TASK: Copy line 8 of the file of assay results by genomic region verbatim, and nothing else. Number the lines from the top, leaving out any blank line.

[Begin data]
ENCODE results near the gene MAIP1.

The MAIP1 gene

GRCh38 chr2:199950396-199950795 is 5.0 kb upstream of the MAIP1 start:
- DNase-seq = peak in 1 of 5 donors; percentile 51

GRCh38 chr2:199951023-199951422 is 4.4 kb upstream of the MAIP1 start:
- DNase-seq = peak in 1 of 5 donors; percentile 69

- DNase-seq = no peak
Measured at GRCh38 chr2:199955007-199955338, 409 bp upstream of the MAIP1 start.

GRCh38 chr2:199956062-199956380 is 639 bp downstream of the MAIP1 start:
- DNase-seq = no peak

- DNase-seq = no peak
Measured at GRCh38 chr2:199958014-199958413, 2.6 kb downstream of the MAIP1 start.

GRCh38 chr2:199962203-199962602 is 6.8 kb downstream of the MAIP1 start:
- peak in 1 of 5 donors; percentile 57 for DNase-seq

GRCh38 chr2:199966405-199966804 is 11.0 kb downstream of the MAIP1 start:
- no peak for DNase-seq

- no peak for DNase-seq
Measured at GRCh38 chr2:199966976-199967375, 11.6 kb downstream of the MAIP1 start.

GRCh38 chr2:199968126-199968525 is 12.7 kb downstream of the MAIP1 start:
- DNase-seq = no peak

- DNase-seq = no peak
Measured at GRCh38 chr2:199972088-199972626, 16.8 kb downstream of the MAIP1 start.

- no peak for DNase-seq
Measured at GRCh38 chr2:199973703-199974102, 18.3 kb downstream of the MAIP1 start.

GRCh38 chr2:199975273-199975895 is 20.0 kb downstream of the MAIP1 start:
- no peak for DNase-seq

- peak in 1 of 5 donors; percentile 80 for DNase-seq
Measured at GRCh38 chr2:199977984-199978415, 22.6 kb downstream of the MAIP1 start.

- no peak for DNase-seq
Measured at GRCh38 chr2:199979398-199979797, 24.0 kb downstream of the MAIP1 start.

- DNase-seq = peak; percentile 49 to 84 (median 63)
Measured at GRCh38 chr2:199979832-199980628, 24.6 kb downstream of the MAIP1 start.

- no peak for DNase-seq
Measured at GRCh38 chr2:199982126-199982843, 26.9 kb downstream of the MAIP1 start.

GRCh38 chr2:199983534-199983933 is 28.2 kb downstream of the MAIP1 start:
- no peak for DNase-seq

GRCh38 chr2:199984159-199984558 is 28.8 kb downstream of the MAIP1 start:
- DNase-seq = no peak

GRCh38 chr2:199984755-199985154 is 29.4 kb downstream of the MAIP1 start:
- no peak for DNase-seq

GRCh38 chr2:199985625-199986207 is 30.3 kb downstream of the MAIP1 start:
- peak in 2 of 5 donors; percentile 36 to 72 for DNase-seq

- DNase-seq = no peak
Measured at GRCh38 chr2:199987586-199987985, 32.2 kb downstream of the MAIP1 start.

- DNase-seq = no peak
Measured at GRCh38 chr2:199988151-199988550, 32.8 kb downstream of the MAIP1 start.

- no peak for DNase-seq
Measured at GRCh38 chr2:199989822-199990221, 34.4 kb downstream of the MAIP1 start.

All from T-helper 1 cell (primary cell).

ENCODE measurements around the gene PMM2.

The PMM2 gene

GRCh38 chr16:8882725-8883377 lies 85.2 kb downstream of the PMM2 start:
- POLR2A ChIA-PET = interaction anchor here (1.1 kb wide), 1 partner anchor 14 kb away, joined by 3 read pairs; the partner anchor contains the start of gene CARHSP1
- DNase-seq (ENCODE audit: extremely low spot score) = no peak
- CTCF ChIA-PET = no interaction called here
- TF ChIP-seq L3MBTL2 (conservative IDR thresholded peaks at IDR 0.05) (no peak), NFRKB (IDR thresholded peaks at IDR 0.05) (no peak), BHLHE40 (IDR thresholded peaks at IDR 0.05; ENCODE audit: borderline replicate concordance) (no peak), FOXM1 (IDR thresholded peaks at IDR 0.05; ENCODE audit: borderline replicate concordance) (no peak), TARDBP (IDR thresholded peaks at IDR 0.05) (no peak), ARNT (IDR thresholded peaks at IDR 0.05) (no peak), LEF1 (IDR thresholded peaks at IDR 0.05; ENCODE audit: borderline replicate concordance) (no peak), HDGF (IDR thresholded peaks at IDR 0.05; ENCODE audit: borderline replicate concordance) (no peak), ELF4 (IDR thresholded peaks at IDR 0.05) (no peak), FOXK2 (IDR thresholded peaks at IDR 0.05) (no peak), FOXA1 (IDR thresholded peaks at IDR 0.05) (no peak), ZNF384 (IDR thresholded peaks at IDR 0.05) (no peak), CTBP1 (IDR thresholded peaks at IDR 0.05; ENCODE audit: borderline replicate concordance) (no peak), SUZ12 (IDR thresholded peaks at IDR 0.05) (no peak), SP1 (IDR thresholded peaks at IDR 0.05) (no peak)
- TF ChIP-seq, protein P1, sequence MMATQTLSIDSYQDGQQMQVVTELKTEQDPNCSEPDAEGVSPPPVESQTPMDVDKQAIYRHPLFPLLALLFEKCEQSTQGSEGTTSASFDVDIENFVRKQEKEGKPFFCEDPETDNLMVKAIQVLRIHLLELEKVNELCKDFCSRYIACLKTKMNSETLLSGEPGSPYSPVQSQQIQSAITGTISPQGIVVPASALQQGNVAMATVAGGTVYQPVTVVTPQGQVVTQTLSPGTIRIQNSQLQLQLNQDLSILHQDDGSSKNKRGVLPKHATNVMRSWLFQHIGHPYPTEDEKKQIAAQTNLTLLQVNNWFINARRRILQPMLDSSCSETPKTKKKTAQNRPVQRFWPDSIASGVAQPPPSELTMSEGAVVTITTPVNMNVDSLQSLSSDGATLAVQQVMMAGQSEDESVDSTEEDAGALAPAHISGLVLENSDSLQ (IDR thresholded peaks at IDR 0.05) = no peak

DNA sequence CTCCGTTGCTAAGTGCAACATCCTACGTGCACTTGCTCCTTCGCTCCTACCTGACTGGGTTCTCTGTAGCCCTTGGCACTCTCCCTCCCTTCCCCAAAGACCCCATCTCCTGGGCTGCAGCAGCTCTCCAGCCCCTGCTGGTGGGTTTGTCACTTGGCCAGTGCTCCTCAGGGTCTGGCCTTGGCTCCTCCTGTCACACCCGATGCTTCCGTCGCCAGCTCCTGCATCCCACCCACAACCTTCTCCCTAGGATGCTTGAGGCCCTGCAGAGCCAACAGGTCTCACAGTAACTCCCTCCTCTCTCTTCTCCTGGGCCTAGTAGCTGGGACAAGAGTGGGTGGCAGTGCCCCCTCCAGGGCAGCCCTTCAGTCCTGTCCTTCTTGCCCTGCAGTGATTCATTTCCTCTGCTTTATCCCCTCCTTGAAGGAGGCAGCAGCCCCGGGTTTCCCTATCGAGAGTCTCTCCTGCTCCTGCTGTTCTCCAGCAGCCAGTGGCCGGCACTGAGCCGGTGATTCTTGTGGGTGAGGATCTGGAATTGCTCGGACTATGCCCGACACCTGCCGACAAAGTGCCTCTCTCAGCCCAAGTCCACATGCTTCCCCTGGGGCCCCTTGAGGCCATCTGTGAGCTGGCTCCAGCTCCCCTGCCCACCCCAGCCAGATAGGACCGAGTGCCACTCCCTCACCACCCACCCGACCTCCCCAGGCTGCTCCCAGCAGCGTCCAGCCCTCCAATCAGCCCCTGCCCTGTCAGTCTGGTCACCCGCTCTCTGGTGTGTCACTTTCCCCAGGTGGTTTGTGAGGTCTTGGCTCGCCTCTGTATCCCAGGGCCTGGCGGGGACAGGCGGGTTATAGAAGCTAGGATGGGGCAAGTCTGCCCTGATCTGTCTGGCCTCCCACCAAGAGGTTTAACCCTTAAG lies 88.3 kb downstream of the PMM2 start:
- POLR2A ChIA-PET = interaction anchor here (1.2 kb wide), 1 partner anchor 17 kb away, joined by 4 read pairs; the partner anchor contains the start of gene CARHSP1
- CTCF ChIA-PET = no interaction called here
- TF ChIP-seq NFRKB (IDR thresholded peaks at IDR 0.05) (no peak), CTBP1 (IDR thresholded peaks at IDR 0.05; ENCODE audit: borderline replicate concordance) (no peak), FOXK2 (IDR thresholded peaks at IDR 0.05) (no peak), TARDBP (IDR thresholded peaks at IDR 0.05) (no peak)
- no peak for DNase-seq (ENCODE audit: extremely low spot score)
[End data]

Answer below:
Measured at GRCh38 chr2:199955007-199955338, 409 bp upstream of the MAIP1 start.